Creating the Programme-Managed Learning Organisation for Maximising Stakeholder Value
- 9th September 2014
- Posted by: Cranefield-College
- Category: Masters Abstracts
Author: Le Roux, Pieter
Supervisor: Professor Pieter Steyn
Date: September 2008
The following research problem is addressed within the ambit of the dissertation: “The absence of project and programme management principles, procedures and structures results in stakeholder value being compromised and a focus on an improper form of growth”.
Some in modern management have an illusion that the world comprises separate and unrelated forces; hence their ignorance of systems thinking and learning organisations. The spirit of innovation, creativity, continuous improvement, organisational performance, organisational learning and oneness is suppressed to ensure that control, power and reward is destined only for a “selected few”. The notion of stakeholder interest has its roots in a myopic analysis that runs along these lines: In pursuing the interests of shareholders, top management is continually, quarter-to-quarter, under pressure to improve the bottom line and to make the numbers expected by Security Exchange analysts.
There is, surprisingly, a striking resemblance between the “Human Model” and the “Corporate Model” as presented within the ambit of this dissertation. Not only can a parallel be drawn between the surrounding spheres and the ultimate vision of the respective models, but an even more powerful correlation also exists between the body systems and the business systems, which, in both the “Human Model” and “Corporate Model”, represent the innermost spheres. Real-life practical lessons and insights can be gained from closer inspection of the “Human Model” and can successfully be applied to the hardcore “Corporate Model”.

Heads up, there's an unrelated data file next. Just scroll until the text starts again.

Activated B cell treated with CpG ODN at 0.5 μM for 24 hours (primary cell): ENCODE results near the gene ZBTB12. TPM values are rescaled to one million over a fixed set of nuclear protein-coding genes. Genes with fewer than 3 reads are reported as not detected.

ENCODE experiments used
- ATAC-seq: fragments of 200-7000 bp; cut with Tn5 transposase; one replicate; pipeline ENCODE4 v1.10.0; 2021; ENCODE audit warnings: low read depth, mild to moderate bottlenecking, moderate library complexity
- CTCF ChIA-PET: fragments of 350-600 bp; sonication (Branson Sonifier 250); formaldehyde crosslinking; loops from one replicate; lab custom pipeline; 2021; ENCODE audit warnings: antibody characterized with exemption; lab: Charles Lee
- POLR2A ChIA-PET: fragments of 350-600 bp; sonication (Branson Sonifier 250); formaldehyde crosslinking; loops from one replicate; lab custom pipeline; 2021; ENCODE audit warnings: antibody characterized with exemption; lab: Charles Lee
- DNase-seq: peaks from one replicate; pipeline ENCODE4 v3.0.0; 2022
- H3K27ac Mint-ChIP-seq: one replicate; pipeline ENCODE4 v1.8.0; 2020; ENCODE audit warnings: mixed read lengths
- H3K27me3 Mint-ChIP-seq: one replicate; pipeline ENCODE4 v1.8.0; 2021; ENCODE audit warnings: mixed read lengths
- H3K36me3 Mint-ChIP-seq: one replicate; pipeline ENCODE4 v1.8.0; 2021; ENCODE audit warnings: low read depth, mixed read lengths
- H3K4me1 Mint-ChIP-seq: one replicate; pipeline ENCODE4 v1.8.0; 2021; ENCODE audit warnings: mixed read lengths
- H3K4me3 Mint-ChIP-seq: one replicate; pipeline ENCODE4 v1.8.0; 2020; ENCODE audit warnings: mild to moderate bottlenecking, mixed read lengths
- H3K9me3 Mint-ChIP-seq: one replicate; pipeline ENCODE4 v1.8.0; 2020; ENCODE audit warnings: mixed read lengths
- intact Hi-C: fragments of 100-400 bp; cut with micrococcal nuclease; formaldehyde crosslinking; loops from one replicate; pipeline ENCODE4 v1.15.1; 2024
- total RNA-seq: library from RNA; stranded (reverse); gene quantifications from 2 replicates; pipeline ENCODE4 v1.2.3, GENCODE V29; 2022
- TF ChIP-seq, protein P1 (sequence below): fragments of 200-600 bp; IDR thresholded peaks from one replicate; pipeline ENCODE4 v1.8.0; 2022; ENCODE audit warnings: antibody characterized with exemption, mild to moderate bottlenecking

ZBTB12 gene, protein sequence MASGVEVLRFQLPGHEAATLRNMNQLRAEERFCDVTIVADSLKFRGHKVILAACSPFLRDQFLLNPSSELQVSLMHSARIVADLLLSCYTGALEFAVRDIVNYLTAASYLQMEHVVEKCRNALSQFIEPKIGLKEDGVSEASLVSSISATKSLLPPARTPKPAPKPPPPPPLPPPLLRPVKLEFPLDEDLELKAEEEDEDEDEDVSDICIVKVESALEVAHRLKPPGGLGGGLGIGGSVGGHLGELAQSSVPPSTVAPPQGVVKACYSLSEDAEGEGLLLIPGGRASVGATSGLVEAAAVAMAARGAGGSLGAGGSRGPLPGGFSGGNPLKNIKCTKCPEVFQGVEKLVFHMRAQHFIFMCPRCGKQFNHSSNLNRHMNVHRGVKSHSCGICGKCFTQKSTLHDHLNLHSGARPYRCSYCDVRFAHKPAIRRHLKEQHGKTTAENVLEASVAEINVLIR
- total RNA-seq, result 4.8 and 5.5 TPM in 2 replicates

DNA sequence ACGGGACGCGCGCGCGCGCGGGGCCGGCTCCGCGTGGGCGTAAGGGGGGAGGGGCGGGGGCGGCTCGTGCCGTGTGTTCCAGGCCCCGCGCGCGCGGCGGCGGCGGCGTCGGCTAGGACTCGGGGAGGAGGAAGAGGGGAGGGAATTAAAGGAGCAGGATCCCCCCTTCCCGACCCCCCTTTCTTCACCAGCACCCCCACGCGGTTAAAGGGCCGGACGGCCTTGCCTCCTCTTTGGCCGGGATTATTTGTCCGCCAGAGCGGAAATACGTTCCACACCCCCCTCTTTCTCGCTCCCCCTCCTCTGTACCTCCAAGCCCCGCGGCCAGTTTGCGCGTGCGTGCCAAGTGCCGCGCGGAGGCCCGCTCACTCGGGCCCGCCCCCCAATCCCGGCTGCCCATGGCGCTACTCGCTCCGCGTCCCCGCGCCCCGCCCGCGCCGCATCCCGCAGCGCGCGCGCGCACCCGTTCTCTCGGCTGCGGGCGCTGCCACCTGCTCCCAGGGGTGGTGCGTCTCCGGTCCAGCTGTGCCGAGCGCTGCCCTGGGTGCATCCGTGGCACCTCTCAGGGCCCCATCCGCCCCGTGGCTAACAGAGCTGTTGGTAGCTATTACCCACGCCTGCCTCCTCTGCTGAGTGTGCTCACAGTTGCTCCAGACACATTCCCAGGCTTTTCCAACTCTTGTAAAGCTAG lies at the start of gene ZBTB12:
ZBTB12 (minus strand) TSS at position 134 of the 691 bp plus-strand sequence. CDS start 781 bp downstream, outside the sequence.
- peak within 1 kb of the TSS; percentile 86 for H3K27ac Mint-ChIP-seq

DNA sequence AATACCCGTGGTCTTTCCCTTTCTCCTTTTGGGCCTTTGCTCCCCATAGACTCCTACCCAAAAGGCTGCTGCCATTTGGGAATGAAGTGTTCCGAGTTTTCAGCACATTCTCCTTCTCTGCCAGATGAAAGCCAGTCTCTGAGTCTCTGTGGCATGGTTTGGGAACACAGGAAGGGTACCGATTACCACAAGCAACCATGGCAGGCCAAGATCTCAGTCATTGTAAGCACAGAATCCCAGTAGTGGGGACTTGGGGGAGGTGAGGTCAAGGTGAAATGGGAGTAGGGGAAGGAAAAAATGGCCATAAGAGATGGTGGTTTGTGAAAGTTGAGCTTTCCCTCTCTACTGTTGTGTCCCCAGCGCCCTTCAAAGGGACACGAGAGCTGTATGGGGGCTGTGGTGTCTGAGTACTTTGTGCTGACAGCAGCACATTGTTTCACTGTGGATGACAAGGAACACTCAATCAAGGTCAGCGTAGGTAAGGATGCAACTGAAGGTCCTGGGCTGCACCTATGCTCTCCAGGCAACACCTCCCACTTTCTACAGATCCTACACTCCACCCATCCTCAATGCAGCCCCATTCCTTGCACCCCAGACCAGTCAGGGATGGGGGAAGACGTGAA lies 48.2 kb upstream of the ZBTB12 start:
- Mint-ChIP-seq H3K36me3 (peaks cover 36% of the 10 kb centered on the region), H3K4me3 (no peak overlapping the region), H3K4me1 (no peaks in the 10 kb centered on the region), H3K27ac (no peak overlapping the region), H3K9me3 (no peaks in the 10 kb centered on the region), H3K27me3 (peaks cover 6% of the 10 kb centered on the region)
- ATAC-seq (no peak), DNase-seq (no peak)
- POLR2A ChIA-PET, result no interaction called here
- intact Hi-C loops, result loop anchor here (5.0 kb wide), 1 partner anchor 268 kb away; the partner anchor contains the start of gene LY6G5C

The research demonstrates that Steyn’s BSPM (Balanced-Scorecard-based Programme Management) system satisfies the need for a “new generation” approach that allows for balanced, aligned, synchronized, coordinated and integrated efforts constantly to ensure that all available energy is focused on maximising the results and stakeholder value in line with the corporation’s goals and objectives. The organisation must, however, have a healthy body, mind and soul (operations, people and strategy), as defined in this dissertation.
One of the most important aspects is the culture and climate that is cultivated by senior management. If they, for example, tolerate internal politicking that will ultimately destroy the corporation, the people will see this as a licence to do just that. One needs to be very clear and under no illusions: POLITICKING DESTROYS BRAND AND VALUE!
By using the “Human Model” as an analogy, the research problem is comprehensively addressed. It is firmly demonstrated that corporations’ only real chance of maximising stakeholder value and replicating the balanced, aligned, synchronized, coordinated and integrated body system is through creating a programme-managed learning organisation. As shown, this can best be achieved through project-portfolio and process-portfolio programmes, as the structure and methodology replicate that of the “Human Model”. This is where the “Human Model” and the “Corporate Model” truly manifest.
How humans ever managed to run “successful” businesses and to assert a positive influence on surrounding spheres without tangible visions, with unbalanced approaches, while suffering from “silositis” (functional departments operating in isolation), and mismatched talent, defies logic. Is this then the dawning of a new era, in which “success” will be drastically redefined?